Fourth, Scherer takes a gingerly approach toward plural marriage and especially Joseph Smith Jr.’s role in its origination and practice. He notes the duplicity Smith registered in originating it while denying it publicly. He also trots out the standard Community of Christ position that Smith may have started the practice and that was wrong, but Smith “repented” of it before his death. He concluded: “Because of this aberrant marital practice the Latter Day Saint tradition would have to carry these events of the Restoration Era as their burden of history” (p. 409). This is not a very helpful analysis. It might be appropriate for the majority of the rank and file membership but in terms of explanation it fails to deal with Smith’s origins of this licentious practice, the behavior that it engendered, the subterfuge it promoted, the lies in responding to accusations, the pressuring of women into the practice, and perhaps worse. I expected more from Sherer in this arena.

Finally, I expected more from Scherer in dealing with the tyranny Smith always displayed. He does very little with the issue of Mormon militarism. There is no question, but that Smith embraced the use of military force to achieve ends that he believed appropriate for his followers. And he did so early in his career and repeatedly engaged in it, often and repeatedly taking a belligerent stance. The history of Joseph Smith and the LDS is that it mobilized armies and engaged in combat operations at least by 1833, did so with Zion’s Camp in 1834, and did so again with catastrophic results in Missouri in 1838. This culminated in Nauvoo with the establishment of a large and capable militia, the Nauvoo Legion, which terrified the non-Mormon population. This militarism supported a Mormon theocracy that emerged on the Illinois frontier. And Smith had plans to create his own theocratic state with himself in charge independent from the United States.

In the end The Journey of a People is at best a partially successful general history written for the church faithful. One has to look long and hard for a thesis anywhere in it. The book offers some useful perspectives and exposes Community of Christ members to issues poorly considered before, if at all. Scherer overemphasizes the positive attributes and deemphasizes the less savory attributes of Smith and the early Mormon movement. I’m not sure that this is enough to make this a useful work for anyone but the most elementary of church members.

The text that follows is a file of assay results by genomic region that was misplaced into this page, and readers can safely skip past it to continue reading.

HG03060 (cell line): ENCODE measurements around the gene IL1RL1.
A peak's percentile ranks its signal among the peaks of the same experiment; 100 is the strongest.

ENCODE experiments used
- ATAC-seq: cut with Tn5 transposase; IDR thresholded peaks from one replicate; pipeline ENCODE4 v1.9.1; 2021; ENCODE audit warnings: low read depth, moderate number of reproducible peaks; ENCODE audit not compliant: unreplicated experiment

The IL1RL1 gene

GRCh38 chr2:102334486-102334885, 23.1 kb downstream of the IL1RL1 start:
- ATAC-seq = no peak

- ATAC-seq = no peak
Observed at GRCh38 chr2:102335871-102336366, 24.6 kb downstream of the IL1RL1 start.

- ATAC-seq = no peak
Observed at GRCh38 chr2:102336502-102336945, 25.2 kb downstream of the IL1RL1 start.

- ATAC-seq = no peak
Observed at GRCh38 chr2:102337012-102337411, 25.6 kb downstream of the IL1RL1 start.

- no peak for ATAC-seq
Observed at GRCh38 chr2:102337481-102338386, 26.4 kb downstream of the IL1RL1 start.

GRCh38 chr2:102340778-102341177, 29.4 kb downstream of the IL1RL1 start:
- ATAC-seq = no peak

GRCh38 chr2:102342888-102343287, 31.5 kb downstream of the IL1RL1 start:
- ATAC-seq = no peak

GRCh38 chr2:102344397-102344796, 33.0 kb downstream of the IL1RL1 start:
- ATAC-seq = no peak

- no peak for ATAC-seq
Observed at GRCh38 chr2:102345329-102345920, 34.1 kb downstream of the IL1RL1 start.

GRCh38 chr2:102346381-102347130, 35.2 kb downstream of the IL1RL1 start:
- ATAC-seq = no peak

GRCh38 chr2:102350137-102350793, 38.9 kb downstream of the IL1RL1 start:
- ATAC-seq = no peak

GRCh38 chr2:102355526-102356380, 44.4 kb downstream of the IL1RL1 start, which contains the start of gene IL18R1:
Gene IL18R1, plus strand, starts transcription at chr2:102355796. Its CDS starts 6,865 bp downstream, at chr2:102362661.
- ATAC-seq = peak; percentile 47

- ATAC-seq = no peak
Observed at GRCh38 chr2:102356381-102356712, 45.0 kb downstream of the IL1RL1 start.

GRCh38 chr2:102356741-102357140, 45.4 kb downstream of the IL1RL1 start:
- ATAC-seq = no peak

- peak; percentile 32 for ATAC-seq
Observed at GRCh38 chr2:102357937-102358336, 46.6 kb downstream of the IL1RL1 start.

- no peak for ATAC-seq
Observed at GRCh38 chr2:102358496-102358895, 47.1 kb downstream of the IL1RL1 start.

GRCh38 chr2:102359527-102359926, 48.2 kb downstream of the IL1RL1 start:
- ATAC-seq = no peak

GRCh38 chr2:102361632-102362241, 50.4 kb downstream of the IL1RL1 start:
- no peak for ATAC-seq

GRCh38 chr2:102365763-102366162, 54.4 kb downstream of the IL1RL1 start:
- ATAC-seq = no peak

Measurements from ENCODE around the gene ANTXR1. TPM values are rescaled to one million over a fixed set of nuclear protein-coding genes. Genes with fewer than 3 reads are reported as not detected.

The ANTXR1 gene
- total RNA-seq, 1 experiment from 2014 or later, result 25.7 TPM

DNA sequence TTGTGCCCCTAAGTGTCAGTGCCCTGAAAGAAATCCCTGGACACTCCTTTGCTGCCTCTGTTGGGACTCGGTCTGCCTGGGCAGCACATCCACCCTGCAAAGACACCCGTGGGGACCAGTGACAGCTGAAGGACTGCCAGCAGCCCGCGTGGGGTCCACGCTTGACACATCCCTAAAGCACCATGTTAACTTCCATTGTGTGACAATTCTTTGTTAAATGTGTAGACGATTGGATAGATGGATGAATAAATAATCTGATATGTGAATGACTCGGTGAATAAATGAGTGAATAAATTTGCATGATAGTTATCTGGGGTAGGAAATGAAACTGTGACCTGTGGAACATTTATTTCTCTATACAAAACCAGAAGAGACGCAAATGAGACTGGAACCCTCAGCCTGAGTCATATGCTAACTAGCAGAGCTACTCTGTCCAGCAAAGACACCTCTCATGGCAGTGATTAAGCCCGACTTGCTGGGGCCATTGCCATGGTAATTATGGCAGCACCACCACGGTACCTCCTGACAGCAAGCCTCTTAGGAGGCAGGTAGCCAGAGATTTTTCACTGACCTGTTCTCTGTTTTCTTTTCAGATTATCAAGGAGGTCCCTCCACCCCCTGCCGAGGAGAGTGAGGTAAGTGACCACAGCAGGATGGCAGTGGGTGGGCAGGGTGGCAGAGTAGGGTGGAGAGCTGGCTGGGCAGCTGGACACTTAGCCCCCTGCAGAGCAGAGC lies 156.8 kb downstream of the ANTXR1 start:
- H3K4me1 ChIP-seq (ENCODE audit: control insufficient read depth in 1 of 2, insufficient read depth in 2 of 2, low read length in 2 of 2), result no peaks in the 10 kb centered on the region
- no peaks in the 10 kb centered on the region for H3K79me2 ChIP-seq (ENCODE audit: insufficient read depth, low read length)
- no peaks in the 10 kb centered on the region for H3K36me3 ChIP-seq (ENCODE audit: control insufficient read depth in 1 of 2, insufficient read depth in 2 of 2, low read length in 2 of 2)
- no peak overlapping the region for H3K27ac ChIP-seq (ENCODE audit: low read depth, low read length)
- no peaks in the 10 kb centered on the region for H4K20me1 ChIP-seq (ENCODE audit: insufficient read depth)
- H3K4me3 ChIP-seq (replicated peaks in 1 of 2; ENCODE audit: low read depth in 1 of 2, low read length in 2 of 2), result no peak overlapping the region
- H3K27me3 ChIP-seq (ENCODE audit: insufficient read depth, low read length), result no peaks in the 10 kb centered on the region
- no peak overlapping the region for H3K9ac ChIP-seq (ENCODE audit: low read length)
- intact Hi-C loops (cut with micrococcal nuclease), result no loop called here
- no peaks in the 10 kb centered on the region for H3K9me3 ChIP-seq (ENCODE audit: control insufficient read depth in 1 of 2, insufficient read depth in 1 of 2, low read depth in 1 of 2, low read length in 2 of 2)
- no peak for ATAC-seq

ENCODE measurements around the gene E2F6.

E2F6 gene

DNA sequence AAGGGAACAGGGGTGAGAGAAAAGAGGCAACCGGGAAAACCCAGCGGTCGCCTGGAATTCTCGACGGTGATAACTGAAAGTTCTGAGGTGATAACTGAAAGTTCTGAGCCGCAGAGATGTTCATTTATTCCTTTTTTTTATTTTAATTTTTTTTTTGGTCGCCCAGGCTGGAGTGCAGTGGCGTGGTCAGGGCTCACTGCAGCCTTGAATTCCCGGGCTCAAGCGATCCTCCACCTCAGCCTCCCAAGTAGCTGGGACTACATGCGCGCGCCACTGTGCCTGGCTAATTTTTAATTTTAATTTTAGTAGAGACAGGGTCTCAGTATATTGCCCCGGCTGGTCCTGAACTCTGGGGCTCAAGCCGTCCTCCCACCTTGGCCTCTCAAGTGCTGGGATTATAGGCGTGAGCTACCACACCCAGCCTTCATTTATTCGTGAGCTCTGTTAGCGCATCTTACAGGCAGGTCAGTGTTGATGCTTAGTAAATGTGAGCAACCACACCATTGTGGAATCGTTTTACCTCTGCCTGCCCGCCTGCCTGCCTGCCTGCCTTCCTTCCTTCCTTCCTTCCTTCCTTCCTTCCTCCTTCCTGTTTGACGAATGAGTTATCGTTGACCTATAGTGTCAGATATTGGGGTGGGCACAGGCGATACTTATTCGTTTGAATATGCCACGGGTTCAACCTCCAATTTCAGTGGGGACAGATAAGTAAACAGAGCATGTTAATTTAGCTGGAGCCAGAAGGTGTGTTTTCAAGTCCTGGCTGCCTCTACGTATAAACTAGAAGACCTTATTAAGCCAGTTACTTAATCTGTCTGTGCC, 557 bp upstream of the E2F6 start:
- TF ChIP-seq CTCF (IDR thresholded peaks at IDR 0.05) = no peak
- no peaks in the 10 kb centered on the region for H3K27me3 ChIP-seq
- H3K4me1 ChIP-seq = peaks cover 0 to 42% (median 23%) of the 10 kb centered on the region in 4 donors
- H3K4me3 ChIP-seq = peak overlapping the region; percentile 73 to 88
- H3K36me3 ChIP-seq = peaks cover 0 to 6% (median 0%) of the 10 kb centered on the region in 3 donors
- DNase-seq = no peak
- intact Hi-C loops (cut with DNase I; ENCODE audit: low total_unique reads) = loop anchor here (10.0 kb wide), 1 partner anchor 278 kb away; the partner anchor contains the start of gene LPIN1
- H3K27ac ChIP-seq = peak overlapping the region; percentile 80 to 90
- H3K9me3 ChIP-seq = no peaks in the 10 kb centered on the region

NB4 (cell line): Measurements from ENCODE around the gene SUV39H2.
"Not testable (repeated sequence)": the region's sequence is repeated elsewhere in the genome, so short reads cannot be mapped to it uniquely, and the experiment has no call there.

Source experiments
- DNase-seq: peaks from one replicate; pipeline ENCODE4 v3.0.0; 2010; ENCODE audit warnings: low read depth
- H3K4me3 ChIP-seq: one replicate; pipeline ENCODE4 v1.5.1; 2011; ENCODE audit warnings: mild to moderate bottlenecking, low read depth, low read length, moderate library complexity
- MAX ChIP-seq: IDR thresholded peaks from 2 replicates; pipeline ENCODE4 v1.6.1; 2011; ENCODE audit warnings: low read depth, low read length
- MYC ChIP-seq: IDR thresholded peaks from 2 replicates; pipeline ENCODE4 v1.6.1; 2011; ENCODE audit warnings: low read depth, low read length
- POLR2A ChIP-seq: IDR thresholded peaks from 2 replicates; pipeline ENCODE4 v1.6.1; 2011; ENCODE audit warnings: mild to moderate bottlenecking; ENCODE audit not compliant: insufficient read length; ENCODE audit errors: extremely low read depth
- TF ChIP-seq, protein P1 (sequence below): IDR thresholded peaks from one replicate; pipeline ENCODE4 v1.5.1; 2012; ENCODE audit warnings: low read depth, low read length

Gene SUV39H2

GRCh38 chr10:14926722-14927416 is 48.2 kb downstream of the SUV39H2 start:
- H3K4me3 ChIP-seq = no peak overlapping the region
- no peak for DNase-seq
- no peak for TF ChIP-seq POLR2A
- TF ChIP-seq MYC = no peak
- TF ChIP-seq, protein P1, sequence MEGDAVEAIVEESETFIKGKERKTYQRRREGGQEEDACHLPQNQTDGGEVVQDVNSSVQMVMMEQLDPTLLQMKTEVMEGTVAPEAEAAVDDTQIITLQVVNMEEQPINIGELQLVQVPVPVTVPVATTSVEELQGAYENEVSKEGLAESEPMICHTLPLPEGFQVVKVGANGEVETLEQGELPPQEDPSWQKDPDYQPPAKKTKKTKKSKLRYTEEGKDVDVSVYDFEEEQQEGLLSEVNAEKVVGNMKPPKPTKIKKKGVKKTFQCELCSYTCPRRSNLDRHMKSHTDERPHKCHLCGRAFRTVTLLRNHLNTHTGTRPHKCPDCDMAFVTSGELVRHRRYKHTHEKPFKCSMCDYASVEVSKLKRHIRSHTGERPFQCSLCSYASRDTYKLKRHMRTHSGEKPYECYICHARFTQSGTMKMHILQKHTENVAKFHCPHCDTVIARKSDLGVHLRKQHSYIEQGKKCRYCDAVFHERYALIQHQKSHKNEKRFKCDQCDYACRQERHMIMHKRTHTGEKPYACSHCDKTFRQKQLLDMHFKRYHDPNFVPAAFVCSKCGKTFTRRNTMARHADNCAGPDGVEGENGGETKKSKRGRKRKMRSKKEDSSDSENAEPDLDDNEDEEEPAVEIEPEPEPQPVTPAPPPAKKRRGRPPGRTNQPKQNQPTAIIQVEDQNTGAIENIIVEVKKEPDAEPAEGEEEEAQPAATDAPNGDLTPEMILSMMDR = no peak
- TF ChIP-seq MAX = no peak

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6 Responses to Wednesday’s Book Review: “The Journey of a People, 1820-1844”

  1. I agree completely with your conclusion. Indeed an “apologetic” in the full sense of the word. As an employee of the church, that is what might be expected of Mark. As for what we should expect from the Seminary press, well, that is another matter. I doubt if we will ever get in depth analysis from those that have access to the most interesting archival material in either LDS or RLDS. What I’d like to see is the equivalent all these years later of the pioneering work by Richard Howard, Restoration Scriptures 1969/1995. To me, that is the bar to surpass. This work does not appear to be the equivalent leap from self imposed obscurity to a more open examination of the origins of the movement.


  2. Dan Campbell says:

    Again, the oft repeated assertion that the RLDS, now Community of Christ” is: “an offshoot of the original Mormon Church”. This is a debatable subject only among the uninformed. Legally the issue was settled long ago. A small point, that really doesn’t matter much, but non-the-less it is not a definitive fact. The Community of Christ has a very good claim to say that the LDS (Mormon) church, HQ in Utah, is an offshoot of the original Mormon Church. not the other way around as suggested. Again, a minor point that doesn’t change much of anything in today’s world.


    • launiusr says:

      I could call CofC a “successor” to the original Mormon church rather than an “offshoot.” But I don’t think that characterization is appropriate.


      • Dan Campbell says: